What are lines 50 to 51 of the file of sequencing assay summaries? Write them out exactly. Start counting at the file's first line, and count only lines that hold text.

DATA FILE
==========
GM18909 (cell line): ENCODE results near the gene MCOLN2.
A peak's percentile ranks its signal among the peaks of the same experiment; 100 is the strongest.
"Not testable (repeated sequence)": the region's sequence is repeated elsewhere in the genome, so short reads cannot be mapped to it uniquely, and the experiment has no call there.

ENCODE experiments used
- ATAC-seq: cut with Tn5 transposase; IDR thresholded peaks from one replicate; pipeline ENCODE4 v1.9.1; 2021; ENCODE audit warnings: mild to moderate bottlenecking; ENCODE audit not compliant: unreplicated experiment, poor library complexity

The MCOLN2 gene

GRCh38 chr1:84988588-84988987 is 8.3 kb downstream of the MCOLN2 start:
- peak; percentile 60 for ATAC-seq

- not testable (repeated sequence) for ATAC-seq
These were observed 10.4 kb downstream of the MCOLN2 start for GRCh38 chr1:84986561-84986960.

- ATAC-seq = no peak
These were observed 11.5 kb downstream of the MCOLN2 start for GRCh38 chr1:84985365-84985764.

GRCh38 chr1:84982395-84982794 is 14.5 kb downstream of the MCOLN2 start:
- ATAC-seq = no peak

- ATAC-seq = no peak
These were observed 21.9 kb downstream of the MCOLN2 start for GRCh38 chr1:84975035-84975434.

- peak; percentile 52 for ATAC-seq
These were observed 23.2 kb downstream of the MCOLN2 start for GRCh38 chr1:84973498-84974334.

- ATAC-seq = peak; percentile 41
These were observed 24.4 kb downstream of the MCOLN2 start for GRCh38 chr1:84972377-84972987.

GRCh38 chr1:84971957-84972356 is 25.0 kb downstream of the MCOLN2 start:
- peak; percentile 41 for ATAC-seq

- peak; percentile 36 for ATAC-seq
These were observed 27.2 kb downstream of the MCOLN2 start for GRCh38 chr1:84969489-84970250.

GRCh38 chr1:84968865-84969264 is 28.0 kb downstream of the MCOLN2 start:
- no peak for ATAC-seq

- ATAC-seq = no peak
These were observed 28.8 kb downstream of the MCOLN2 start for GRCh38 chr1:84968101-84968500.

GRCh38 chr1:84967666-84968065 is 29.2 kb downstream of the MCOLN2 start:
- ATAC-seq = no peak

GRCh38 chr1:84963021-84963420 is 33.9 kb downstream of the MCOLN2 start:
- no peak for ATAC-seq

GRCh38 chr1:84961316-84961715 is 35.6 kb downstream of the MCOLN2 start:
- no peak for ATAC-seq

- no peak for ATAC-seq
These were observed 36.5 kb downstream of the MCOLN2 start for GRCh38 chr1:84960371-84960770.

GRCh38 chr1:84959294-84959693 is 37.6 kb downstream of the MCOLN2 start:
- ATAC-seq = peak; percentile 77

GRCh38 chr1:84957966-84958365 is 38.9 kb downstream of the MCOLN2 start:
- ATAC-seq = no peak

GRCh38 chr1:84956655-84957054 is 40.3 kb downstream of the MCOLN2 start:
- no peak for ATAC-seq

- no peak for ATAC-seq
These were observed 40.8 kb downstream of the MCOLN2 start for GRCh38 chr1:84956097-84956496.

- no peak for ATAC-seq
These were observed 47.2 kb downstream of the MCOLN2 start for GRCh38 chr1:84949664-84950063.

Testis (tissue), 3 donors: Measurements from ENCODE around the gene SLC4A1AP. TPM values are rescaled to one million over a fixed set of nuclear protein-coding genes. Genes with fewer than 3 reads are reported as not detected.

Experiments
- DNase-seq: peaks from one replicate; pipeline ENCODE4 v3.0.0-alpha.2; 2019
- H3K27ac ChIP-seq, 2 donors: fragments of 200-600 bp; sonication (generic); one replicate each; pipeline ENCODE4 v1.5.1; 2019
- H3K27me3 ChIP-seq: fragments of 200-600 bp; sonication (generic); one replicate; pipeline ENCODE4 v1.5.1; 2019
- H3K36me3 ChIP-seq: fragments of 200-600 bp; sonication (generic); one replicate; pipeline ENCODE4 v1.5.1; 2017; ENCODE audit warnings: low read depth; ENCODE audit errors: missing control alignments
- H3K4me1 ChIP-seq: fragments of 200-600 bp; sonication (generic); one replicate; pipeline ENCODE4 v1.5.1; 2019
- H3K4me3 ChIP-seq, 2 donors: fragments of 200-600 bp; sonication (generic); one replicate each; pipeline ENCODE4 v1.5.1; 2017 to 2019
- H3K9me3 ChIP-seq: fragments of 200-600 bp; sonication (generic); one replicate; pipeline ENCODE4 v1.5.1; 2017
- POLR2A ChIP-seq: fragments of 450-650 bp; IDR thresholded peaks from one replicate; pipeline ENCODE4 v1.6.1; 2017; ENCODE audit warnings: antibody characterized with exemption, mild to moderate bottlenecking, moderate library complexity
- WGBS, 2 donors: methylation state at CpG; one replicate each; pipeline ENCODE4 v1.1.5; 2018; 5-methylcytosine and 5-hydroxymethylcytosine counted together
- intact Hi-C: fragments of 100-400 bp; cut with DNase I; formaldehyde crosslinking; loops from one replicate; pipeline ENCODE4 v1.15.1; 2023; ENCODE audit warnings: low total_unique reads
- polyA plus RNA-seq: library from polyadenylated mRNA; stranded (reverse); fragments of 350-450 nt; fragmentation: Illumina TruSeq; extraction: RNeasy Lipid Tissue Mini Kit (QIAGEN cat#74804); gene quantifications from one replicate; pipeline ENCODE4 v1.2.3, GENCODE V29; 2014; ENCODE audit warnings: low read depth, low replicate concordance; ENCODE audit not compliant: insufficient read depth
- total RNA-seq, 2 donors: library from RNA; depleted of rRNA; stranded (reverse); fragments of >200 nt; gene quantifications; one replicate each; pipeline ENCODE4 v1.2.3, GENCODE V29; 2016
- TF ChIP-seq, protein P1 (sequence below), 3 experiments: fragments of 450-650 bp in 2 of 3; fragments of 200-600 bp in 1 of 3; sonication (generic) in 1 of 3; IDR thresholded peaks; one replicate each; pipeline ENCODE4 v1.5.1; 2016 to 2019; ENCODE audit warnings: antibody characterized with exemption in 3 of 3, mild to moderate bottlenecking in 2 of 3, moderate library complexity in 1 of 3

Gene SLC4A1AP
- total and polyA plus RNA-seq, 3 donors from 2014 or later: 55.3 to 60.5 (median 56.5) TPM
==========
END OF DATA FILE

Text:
- H3K27ac ChIP-seq, 2 donors: fragments of 200-600 bp; sonication (generic); one replicate each; pipeline ENCODE4 v1.5.1; 2019
- H3K27me3 ChIP-seq: fragments of 200-600 bp; sonication (generic); one replicate; pipeline ENCODE4 v1.5.1; 2019